As you can imagine the Akrid come in many forms and are intelligently designed. Each creature is unique from the last and like any diverse character race they each have their strengths and visible weaknesses. As a lonely revenge starved human you battle the Akrid in the name of your fallen father. It's a tall order to take out these formable and diverse creatures in their natural habituate. It's good that Wayne has found friends because he will need all the help he can get. Besides running around on foot you get the opportunity to pilot small one man mechs called VRs. The VRs even the playing field when dealing with some of the more vicious bugs, although I wish they would of made the mechs a little more diverse and powerful. It is a little disappointing when Wayne can take out these bugs just as good on foot then powering up a killing machine exoskeleton.

Even though I wanted Lost Planet to be a flawless game, it has a few problems that hinder it from game of the year material. The first issue I have with Lost Planet is the games flow, or lack of flow. Each level is broken down into different segments with only a mismatched story piecing it together. For example you will be invading hives and the next mission fighting snow pirates without a solid feeling of progression or realism. It could be that the new batch of games like Gears and Ghost Recon have done a great job of a continues flowing storyline that I'm a little jaded. I feel as Capcom could of did a better job in this area considering their past history of great story driven games that keep a good flow and pace.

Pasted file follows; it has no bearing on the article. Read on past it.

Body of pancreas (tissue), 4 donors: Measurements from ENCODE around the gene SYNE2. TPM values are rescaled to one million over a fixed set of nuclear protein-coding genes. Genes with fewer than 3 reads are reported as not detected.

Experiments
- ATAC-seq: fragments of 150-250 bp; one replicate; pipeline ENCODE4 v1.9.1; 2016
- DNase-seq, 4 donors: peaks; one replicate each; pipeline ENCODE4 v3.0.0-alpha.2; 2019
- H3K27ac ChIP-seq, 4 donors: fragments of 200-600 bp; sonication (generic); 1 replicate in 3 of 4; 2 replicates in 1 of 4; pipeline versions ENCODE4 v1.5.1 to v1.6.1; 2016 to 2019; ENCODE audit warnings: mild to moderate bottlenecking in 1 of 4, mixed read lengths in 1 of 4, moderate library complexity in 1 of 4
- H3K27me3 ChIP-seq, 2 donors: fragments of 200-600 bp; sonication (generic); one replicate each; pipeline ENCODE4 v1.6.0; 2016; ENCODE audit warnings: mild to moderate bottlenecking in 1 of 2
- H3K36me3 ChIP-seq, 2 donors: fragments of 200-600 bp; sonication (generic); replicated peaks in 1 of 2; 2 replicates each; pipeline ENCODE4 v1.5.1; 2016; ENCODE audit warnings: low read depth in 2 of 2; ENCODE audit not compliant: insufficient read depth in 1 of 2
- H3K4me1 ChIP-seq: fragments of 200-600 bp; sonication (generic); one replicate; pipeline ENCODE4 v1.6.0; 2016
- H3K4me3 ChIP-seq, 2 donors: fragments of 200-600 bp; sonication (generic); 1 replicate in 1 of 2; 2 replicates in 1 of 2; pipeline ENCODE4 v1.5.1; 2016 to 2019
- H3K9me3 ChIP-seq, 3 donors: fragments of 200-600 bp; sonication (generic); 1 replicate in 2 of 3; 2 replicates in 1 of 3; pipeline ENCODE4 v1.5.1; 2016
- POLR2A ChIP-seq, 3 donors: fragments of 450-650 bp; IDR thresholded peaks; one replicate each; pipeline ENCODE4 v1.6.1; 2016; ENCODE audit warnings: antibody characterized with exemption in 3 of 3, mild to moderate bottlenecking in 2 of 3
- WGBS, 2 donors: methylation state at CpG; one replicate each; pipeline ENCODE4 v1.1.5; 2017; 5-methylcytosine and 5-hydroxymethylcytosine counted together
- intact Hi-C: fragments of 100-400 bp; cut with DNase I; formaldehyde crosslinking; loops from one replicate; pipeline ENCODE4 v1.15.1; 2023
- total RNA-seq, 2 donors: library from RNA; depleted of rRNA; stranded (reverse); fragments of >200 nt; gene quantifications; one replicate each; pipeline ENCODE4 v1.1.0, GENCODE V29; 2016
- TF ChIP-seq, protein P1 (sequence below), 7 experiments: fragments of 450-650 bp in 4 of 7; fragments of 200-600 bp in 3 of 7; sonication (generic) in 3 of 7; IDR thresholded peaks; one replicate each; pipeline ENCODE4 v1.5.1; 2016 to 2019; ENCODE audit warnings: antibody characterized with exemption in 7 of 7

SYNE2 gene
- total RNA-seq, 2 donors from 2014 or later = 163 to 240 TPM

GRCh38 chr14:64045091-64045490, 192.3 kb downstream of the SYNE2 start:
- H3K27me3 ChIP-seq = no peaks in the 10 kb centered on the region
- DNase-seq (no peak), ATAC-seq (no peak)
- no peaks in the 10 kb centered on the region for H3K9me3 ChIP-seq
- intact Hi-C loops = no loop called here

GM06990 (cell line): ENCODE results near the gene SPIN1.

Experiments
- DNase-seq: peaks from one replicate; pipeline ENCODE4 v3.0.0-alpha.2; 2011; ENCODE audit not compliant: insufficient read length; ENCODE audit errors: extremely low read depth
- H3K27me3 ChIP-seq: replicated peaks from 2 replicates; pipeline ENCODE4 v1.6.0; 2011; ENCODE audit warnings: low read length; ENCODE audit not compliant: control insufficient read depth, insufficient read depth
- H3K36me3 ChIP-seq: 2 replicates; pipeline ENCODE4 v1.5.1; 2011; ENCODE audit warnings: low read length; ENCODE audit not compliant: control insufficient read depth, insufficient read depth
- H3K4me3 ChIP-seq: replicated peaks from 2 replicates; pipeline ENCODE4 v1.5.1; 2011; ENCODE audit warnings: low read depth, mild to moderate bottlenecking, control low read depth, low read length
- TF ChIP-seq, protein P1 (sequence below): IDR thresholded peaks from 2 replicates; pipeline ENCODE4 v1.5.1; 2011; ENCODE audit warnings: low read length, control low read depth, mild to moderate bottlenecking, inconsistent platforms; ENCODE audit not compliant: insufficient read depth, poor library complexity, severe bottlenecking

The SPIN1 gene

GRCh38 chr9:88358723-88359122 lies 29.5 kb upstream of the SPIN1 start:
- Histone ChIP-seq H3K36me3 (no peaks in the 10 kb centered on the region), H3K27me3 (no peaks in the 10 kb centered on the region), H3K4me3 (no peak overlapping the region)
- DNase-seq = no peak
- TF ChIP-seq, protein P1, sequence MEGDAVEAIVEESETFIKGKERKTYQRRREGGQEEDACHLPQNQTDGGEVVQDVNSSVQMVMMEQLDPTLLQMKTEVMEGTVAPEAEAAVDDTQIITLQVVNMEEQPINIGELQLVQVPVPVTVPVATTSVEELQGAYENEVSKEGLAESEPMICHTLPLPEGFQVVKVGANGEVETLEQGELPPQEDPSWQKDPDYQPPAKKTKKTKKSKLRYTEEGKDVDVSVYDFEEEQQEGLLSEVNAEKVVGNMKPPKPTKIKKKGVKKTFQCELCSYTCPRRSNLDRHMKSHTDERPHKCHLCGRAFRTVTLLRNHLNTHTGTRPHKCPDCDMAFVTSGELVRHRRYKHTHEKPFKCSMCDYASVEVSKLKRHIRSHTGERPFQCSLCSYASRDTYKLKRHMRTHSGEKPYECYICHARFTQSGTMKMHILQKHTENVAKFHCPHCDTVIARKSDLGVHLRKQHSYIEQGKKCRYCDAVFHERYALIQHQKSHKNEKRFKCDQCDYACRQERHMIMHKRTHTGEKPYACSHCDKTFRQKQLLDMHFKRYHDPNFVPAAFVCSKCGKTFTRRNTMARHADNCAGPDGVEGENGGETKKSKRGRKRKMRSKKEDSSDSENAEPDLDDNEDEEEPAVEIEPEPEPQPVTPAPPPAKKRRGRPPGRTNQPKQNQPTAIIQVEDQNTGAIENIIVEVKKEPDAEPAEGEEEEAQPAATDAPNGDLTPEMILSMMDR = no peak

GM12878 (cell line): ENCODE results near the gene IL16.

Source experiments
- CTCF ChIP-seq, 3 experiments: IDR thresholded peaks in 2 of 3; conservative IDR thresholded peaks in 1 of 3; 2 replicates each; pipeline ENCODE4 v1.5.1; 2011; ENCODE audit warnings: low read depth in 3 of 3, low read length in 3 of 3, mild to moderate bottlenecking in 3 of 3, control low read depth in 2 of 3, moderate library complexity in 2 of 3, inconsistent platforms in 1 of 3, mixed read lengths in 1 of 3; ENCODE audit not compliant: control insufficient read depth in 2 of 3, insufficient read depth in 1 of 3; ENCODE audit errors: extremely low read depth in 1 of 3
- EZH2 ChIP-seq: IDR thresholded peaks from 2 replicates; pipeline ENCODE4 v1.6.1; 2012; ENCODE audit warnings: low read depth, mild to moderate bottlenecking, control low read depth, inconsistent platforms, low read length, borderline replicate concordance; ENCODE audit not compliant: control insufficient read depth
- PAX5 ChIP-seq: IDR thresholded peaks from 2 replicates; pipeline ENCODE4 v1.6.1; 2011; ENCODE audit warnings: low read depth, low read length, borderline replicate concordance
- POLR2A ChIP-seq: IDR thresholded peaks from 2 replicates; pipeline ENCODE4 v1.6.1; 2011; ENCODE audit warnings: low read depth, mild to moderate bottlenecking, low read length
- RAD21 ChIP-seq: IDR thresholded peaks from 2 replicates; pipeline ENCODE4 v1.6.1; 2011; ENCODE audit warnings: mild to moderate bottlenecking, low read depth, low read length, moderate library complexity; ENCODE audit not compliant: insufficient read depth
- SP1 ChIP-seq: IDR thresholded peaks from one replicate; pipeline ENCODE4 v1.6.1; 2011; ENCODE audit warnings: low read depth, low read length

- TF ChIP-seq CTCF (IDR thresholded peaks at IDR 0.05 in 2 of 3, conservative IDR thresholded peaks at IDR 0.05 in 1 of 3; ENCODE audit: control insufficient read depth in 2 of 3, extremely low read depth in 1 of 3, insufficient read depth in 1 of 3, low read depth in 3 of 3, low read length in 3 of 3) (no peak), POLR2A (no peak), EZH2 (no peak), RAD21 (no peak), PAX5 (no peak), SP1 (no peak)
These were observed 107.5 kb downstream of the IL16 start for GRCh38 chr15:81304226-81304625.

Secondly, picking away at Lost Planet is its weak artificial intelligence. For the most part running through Lost Planet feels like you're the terminator, nothing can harm you and you can just plow through the game in at the most eight hours. The human enemies are far worse then the Akrid who benefit from a creative design standpoint. You can literally walk right up to an enemy human and lay some lead into them before they spot you. When they are finally ready for battle the enemy act like drones and basically stand still and shoot at you. The straight ahead approach works pretty good and even if I didn't pick up a massive VR, I found I could deal with the enemies adequately on foot without the extra firepower. The problem with the bad A.I. makes the game easy and it hurts the overall feeling of realism. Lost Planet is settled between average moments on the battle field and some intense and impassive moments. It's a shame they could capture the awesome feeling of the Akrid for the humans as well.